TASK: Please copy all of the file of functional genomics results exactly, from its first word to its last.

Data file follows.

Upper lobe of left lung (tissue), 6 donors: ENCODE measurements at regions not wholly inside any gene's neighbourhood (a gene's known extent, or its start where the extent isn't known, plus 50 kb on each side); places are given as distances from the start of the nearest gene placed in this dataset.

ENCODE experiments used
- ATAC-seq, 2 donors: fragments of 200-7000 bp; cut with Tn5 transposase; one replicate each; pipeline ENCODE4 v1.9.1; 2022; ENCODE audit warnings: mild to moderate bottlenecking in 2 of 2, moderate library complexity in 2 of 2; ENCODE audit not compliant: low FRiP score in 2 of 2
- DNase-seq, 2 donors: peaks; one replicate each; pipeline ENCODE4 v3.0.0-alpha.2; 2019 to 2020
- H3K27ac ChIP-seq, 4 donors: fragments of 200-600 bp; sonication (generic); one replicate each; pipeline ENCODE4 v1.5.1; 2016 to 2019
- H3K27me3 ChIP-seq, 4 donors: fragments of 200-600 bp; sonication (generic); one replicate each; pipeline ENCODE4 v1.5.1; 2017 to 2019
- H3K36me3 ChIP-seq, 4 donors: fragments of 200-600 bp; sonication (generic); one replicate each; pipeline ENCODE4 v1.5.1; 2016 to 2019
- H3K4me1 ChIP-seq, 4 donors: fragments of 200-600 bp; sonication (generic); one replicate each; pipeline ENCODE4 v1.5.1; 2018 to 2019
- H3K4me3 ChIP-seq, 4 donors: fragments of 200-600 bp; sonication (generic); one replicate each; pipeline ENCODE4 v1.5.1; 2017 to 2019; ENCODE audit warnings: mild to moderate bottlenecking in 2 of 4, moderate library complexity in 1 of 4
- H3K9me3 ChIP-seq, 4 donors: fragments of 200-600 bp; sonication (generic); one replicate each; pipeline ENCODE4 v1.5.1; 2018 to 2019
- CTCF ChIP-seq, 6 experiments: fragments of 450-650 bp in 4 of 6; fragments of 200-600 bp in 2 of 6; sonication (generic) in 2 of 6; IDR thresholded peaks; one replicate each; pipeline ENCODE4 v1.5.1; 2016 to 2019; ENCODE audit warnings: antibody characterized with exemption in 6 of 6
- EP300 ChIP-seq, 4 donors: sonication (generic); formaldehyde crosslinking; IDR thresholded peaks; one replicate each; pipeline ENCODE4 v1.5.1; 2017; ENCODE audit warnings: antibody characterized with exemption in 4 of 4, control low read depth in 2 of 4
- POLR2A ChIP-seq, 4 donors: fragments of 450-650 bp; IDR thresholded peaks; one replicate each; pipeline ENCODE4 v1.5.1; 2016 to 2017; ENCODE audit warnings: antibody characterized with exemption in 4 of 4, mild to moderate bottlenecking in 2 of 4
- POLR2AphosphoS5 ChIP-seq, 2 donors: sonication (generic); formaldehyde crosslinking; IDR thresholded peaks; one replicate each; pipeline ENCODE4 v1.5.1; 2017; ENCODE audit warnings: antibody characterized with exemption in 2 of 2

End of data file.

Upper lobe of left lung (tissue), 6 donors: ENCODE measurements at regions not wholly inside any gene's neighbourhood (a gene's known extent, or its start where the extent isn't known, plus 50 kb on each side); places are given as distances from the start of the nearest gene placed in this dataset.

ENCODE experiments used
- ATAC-seq, 2 donors: fragments of 200-7000 bp; cut with Tn5 transposase; one replicate each; pipeline ENCODE4 v1.9.1; 2022; ENCODE audit warnings: mild to moderate bottlenecking in 2 of 2, moderate library complexity in 2 of 2; ENCODE audit not compliant: low FRiP score in 2 of 2
- DNase-seq, 2 donors: peaks; one replicate each; pipeline ENCODE4 v3.0.0-alpha.2; 2019 to 2020
- H3K27ac ChIP-seq, 4 donors: fragments of 200-600 bp; sonication (generic); one replicate each; pipeline ENCODE4 v1.5.1; 2016 to 2019
- H3K27me3 ChIP-seq, 4 donors: fragments of 200-600 bp; sonication (generic); one replicate each; pipeline ENCODE4 v1.5.1; 2017 to 2019
- H3K36me3 ChIP-seq, 4 donors: fragments of 200-600 bp; sonication (generic); one replicate each; pipeline ENCODE4 v1.5.1; 2016 to 2019
- H3K4me1 ChIP-seq, 4 donors: fragments of 200-600 bp; sonication (generic); one replicate each; pipeline ENCODE4 v1.5.1; 2018 to 2019
- H3K4me3 ChIP-seq, 4 donors: fragments of 200-600 bp; sonication (generic); one replicate each; pipeline ENCODE4 v1.5.1; 2017 to 2019; ENCODE audit warnings: mild to moderate bottlenecking in 2 of 4, moderate library complexity in 1 of 4
- H3K9me3 ChIP-seq, 4 donors: fragments of 200-600 bp; sonication (generic); one replicate each; pipeline ENCODE4 v1.5.1; 2018 to 2019
- CTCF ChIP-seq, 6 experiments: fragments of 450-650 bp in 4 of 6; fragments of 200-600 bp in 2 of 6; sonication (generic) in 2 of 6; IDR thresholded peaks; one replicate each; pipeline ENCODE4 v1.5.1; 2016 to 2019; ENCODE audit warnings: antibody characterized with exemption in 6 of 6
- EP300 ChIP-seq, 4 donors: sonication (generic); formaldehyde crosslinking; IDR thresholded peaks; one replicate each; pipeline ENCODE4 v1.5.1; 2017; ENCODE audit warnings: antibody characterized with exemption in 4 of 4, control low read depth in 2 of 4
- POLR2A ChIP-seq, 4 donors: fragments of 450-650 bp; IDR thresholded peaks; one replicate each; pipeline ENCODE4 v1.5.1; 2016 to 2017; ENCODE audit warnings: antibody characterized with exemption in 4 of 4, mild to moderate bottlenecking in 2 of 4
- POLR2AphosphoS5 ChIP-seq, 2 donors: sonication (generic); formaldehyde crosslinking; IDR thresholded peaks; one replicate each; pipeline ENCODE4 v1.5.1; 2017; ENCODE audit warnings: antibody characterized with exemption in 2 of 2